Saturday, December 29, 2012

John Z's new Moth

John Z has been busy over the winter building a modified Mistral design Classic Moth and with the hull stitched up he invited local sailors to come over for a natter.  Anytime beer and boats are involved, I'm there!

"A Mistral, like a good bit of beef benefits from a few days of hanging."  Those words come from the original building notes by designer Derek Chester.  Hanging a stitch and glue hull allows the panels to even out and the builder to gauge and eliminate twists in the hull before locking the shape down with epoxy.  This boat is a copy of Walt Collins' modified Mistral Y2K BUG which John currently races.  Walt eliminated the butt strip running from the transom to the aft end of the centerboard truck, which the original plans call for.  This permits the hull to be shaped more naturally and avoids the ugly knuckle which usually distorts the keel line of these boats.

Two temporary bulkheads.  The transom shown in the first photo is permanent but these two bulkheads will be removed as the hull shape is refined.  John is a very neat and careful builder.  He's in no hurry to complete the boat but hopefully will have her ready in time for the Brigantine regatta in mid June.

A photo of the bow of the hull showing the copper wires which temporarily hold the skin panels together and are part of "stitch and glue" building method.

Looking down on the bow.  More wires can be seen along the keel line.  These will eventually be covered by a 4 inch wide strip of fiber glass tape saturated with epoxy resin.

Builder John Z. explaining how he installed the inwales.

It was a fine December day so John P. motored to the gathering in this very nice Triumph TR4-A.

Top down in December!  That was so yesterday.  Today it's snowing. 

The TR's engine room.

A proper dash full of instruments.

Nine of us eventually assembled to drink beers and gawk at John's new boat.  We sometimes struggle to turn out this many for an actual race!  Happy New Year to all and to all Smooth Sailing in 2013!  (this photo courtesy of John Z; and yes, he builds boats in his basement).

Thursday, December 27, 2012

Jul Glögg--A Quick Lesson.

Jul without glögg is unthinkable.  For those unfortunates who know nothing of glögg I will share my mother-in-law Siv's recipe for making this tasty winter warmer.  As with Moth Boats, glögg making is subject to the whims of the maker and so readers are cautioned that although the basic framework of glögg is the same from one glöggmaster to the next, the finished product tends to reflect the personal tastes of its maker.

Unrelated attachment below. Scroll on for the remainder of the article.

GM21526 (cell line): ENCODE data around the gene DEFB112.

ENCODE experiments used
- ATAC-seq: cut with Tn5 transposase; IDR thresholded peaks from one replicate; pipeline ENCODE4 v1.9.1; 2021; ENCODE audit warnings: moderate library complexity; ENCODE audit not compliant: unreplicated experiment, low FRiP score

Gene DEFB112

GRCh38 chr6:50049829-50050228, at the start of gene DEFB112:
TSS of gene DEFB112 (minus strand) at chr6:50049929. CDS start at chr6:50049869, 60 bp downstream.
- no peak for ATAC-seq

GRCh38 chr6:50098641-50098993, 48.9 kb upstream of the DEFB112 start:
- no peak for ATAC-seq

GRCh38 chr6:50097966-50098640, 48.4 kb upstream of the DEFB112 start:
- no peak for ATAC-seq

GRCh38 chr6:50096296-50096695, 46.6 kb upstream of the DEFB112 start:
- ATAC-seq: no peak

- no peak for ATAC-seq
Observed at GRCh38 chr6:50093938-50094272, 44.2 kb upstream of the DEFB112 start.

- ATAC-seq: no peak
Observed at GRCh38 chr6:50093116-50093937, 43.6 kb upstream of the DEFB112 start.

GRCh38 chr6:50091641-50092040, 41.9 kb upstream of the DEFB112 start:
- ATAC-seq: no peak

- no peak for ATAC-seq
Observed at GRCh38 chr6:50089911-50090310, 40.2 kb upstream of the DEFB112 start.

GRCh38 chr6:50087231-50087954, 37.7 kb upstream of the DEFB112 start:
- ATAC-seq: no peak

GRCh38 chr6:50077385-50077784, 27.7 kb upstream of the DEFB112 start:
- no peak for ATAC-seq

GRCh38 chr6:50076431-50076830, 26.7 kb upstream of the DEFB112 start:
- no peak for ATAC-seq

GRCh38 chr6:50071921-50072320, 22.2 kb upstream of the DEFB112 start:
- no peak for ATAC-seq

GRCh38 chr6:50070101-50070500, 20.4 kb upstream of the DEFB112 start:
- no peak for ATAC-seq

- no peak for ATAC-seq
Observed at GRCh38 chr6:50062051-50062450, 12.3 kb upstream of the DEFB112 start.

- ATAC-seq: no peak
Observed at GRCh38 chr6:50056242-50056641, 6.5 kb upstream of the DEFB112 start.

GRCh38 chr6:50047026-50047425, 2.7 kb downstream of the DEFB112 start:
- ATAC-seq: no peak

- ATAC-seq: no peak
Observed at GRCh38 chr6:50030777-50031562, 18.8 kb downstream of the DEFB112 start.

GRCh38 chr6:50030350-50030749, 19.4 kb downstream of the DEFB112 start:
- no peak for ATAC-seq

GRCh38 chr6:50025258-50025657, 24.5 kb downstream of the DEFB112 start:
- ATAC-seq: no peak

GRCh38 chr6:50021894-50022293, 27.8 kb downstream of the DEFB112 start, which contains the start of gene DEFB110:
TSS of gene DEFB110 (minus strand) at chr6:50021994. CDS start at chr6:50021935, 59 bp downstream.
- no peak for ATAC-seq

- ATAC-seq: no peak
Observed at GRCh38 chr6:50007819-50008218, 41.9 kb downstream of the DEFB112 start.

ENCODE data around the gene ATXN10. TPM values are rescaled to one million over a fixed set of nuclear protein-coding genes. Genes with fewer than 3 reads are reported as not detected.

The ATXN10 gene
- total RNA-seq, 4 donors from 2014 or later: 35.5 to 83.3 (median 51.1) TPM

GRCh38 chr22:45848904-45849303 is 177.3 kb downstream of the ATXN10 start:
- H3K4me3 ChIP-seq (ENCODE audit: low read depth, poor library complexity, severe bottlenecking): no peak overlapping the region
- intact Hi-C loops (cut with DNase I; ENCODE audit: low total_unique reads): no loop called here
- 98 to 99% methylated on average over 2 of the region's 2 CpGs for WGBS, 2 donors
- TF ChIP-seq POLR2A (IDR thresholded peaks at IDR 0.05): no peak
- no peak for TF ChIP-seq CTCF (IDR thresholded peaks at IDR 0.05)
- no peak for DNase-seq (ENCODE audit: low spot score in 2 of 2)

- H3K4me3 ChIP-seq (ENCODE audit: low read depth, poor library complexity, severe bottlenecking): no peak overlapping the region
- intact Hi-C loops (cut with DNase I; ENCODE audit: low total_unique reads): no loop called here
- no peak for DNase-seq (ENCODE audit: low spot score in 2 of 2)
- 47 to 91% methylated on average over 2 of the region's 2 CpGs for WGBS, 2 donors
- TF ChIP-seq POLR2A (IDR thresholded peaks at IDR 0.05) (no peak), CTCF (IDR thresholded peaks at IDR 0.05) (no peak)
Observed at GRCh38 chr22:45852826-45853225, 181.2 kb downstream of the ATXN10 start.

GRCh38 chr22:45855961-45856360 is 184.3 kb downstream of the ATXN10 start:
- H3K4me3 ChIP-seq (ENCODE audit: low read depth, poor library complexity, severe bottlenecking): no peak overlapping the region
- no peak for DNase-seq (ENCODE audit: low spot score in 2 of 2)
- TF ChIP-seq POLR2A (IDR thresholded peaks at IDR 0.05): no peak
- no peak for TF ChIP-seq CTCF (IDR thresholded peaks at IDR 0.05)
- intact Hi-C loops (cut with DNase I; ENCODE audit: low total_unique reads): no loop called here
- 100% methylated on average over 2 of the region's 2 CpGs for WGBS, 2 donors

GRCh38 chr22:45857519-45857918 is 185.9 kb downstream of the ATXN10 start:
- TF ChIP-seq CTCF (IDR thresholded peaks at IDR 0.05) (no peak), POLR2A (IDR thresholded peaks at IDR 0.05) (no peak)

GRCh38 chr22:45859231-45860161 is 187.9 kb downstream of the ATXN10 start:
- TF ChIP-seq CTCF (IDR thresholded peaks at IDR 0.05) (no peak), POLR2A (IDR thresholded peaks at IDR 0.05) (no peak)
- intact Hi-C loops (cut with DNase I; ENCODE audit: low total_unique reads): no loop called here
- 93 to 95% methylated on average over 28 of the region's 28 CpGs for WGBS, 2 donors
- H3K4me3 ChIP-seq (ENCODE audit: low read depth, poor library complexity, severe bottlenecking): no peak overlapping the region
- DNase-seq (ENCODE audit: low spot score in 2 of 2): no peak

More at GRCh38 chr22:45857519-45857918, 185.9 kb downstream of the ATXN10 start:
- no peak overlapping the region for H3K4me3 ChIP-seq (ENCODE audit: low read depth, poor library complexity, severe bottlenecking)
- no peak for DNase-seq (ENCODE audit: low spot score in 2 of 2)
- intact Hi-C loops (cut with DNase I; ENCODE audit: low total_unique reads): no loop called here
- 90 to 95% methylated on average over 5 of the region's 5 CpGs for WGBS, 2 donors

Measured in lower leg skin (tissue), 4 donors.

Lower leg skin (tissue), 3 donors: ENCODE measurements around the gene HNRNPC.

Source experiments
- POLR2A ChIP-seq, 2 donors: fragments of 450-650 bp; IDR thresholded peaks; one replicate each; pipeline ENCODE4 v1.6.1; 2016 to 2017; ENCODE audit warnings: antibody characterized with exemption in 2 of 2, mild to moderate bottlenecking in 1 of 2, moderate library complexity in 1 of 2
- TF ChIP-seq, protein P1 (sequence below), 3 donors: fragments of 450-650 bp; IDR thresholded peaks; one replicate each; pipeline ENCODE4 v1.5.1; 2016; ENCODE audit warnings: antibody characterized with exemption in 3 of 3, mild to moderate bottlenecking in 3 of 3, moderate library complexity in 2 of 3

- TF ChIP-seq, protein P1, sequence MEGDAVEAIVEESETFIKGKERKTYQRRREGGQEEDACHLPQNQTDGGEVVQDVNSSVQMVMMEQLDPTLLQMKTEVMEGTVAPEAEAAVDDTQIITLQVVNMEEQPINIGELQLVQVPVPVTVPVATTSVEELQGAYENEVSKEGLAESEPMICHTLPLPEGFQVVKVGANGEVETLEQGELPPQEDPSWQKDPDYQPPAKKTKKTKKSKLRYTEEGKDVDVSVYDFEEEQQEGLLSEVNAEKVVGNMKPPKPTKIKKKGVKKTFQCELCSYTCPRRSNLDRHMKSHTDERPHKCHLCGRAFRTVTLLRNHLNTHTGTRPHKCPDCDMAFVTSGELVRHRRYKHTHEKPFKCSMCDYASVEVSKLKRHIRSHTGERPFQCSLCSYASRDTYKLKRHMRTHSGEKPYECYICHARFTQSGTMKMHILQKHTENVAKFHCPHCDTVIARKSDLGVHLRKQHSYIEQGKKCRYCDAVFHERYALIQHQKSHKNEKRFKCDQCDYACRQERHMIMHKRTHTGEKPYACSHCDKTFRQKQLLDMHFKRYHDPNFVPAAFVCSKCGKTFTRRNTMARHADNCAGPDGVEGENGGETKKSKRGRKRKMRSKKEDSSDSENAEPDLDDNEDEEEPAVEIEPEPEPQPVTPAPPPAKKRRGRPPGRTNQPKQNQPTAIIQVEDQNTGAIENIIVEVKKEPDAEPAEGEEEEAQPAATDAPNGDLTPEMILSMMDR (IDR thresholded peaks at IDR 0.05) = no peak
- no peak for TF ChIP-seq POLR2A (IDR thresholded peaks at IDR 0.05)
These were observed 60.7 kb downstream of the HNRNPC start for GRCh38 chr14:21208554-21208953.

The Cast of Players:  (This recipe makes a 4 liter batch.  Not enough?  You can scale it up.)

1 liter of Vodka
3 liters of red wine, preferably a hearty red burgundy
Rum to taste ~perhaps a cup full
15 to 20 whole cardamom pods (remove the seeds from the pods--use the seeds)
10 to 12 whole cloves
4 to 5 cinnamon sticks
2 small pieces of dried ginger (you may have to go to an organic market or "health food" store for this ingredient)
1 good handful of raisins
The zest of one Clementine or small orange
~ 1 cup of sugar cubes (more about this later)

The First Reaction:

Mix the Vodka, wine, rum, spices, orange zest and raisins in a suitable pot; heat just to the simmering point and then remove from the heat.  Allow the hot alcohol to extract the goodness from the spices for at least an hour or two, but preferably overnight, as the alcohol slowly cools to room temperature.

A word about the liquid ingredients:

Glögg does NOT require top drawer Vodka, Rum or wine.  This is a situation where knowledgeable glöggmasters use reliable "bargain" brands and "lesser" vintages.  The Vodka and Rum I use are the low priced ones which come in plastic bottles ("Ruble" and "Castillo" spiced, respectively).  Likewise, the wine is nothing too distinguished (I've used Italian Swiss Colony red burgundy in the past; this year Livingston brand burgundy was on sale at my local bottle shop).

The Second Reaction:

This step requires the glöggmaster to pour the flaming batch of glögg over a metal strainer containing sugar cubes.  The batch MUST be reheated to the simmering point and then lit off before straining over the sugar cubes.  It is the burning (and attendant caramelization) of the sugar that gives the finished glögg its wonderful "smokey" flavour.

A word about the amount of sugar: